September Wildlife Roundup – A chiffchaff amongst the riffraff

So autumn is here and, in case you weren’t convinced, you only have to look at the birds, insects and other wildlife to see their response to shorter days, colder nights and a ripe harvest.

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The most common large web weaver is the Garden spider, Araneus diadematus

About a month ago my early morning wander around the garden started to become a sticky affair. Large, taut spiral webs were being strung across every path and doorway. I can’t count the number of times I walked into the greenhouse and straight into a web. Most of these daily (unless I manage to avoid them) constructions are made by the Garden spider, Araneus diadematus. Garden spiders are easily identified by the white cruciform markings on their back. Females are frequently seen suspended in the centre of the webs and can be quite large (up to 13mm cf. 8mm for the male) particularly at this time of year when they are likely full of eggs. Sadly, after laying their eggs the spider will die, leaving an egg sac attached to some sturdy branch, fence or shed to weather the winter.

In the back garden I’ve been watching various fruits fall to the ground in increasing numbers. I use as much as I can, but the crop is heavy and there is definitely a limit to how much jam/jelly/gin I can usefully make. So the damson trees are chock-full of wood pigeons eating as many as they can! My dog, Sadie, is a hoover for the fallen fruit, so her visits outside are strictly monitored. She is a big fan of apples too and being part labrador she has no OFF switch. This can be problematic when I lose her in the set-aside copses for long periods of time.

Apples are the main crop of choice with the birds and insects too. All that lovely sugar I suppose. The blackbirds are especially fond of them, but wasps and butterflies (Red Admirals largely) can often be found sampling them once they’ve been pecked open. Interestingly, the local rooks, who usually hang out in the sheep field behind us, seem to have recently become keen on apples too, which I’ve not seen before.

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Rooks enjoying the fallen apples

It wouldn’t be autumn without squirrels bouncing around the gardening eating the nuts (I have walnuts and hazel nuts) and making holes in the lawn as they bury others. The black squirrels are back, but I only managed a photo of a normal grey one. I am not sure whether they partake of the apples too, but there are tooth marks consistent with small mammals (could be rats of course!).

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Where did I bury that hazel nut?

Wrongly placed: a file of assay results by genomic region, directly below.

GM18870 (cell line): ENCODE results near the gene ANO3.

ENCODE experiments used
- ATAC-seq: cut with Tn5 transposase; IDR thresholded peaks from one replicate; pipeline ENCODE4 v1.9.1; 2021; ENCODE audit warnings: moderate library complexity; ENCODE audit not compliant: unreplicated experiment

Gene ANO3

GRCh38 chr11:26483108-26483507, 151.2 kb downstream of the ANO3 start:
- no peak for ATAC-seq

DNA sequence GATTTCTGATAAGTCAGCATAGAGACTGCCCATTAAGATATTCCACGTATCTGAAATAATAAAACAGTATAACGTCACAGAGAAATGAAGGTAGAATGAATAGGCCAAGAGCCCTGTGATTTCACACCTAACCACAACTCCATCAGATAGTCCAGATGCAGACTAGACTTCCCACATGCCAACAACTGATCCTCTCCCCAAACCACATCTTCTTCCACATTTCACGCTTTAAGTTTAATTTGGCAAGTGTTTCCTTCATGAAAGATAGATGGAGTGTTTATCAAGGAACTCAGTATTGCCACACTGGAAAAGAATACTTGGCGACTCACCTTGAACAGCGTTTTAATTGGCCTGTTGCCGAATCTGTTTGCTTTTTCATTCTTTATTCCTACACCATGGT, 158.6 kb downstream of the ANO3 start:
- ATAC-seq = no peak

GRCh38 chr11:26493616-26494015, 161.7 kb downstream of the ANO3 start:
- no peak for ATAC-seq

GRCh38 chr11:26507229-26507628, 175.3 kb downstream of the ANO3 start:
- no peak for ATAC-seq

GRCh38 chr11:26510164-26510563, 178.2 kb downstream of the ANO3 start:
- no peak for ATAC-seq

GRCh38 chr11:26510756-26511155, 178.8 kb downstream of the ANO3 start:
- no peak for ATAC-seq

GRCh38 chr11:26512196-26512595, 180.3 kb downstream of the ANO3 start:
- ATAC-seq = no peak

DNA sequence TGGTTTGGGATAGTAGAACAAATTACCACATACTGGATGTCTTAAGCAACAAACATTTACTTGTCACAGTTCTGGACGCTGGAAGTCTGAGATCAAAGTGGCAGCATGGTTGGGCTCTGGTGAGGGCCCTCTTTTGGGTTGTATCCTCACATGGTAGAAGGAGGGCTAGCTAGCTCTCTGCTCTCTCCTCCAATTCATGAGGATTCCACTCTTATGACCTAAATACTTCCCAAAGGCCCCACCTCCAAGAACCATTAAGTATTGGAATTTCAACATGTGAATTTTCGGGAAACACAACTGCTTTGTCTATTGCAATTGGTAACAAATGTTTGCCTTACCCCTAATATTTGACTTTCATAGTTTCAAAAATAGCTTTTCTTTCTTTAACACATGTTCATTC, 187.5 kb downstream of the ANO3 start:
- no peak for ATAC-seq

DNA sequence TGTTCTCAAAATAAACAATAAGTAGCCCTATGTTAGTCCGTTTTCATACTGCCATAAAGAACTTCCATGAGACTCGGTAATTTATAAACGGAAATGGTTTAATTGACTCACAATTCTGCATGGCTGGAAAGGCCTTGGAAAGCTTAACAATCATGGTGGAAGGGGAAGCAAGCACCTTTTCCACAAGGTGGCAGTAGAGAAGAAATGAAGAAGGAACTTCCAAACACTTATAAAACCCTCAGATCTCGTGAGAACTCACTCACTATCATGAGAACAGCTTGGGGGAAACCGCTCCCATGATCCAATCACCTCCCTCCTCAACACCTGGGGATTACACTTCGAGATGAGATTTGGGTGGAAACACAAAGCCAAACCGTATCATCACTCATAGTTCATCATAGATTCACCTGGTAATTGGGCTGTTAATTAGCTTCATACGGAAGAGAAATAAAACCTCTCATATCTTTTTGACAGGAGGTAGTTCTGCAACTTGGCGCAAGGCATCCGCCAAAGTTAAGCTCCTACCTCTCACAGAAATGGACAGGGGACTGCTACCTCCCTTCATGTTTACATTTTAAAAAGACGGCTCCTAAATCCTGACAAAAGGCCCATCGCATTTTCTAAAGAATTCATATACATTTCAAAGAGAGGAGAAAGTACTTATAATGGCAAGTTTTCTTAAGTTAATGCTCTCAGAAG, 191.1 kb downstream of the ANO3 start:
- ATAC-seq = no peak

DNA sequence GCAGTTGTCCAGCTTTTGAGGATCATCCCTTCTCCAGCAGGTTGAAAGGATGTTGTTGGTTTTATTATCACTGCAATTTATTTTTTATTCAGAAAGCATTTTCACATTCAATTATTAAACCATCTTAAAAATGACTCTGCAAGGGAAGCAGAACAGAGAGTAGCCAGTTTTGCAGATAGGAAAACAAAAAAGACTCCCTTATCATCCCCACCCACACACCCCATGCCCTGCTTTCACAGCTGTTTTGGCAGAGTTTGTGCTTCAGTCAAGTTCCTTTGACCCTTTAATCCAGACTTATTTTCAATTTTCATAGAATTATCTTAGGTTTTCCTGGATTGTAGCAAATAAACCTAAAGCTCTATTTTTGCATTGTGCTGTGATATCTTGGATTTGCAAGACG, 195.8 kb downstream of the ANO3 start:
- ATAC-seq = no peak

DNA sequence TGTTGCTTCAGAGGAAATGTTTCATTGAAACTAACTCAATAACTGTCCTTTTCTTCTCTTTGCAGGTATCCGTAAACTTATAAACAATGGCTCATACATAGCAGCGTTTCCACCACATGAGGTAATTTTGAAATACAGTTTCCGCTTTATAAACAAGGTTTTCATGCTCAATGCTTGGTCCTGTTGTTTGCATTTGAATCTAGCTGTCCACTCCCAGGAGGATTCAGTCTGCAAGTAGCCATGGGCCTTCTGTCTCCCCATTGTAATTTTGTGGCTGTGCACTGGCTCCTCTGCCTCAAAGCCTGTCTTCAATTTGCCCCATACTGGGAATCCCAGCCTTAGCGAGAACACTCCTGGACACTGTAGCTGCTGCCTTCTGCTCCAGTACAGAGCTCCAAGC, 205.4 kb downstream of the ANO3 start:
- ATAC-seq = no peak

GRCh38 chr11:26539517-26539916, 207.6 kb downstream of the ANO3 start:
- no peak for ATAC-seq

Robins are more visible in the garden. Well, they are bright red, so may be I mean more present rather than visible.

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Robins are once more obvious, singing at the top of the bare branches in the hedge

As well as felling the fruit, the winds recently have been whipping everyone’s hair/feathers into a mess!

I don’t know whether the winds have been a contributing factor, but there has been a sorry lack of butterflies this autumn. Fortunately, asters can still work their magic on the ones that remain, so it is well worth having these in the borders.

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Red Admiral on S. ‘Andenken an Alma Pötschke’

It is always fun to be in the garden when the tit flock swoops in. They are very inclusive and fill the trees and bushes all around you, so that you feel part of their crazy party. Their tribe usually consists of long-tailed tits, great tits, blue tits and coal tits, but you can often see other participants caught up in the frenzy, such as the goldcrests.

Last time they blew in, they had swept up this timid visitor. I couldn’t really make out what it was. I think that last time I saw it I though it was a garden warbler.

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This new visitor arrived with the tit flock

Happily, my waiting game with the camera paid off, because I was able to get a clear view when the rock fountain proved too much temptation. I now believe him to be a common chiffchaff. The responses to the ID on the iSpot website have agreed with this assessment so far.

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Chiffchaff on the fountain

Welcome chiffchaff!

We are seeing quite a lot of woodpecker activity in the garden again. The Great Spotted woodpeckers are usually to be seen hopping up the damson trees, but this fresh-looking fellow was experimenting with the potted olives and then the water fountain.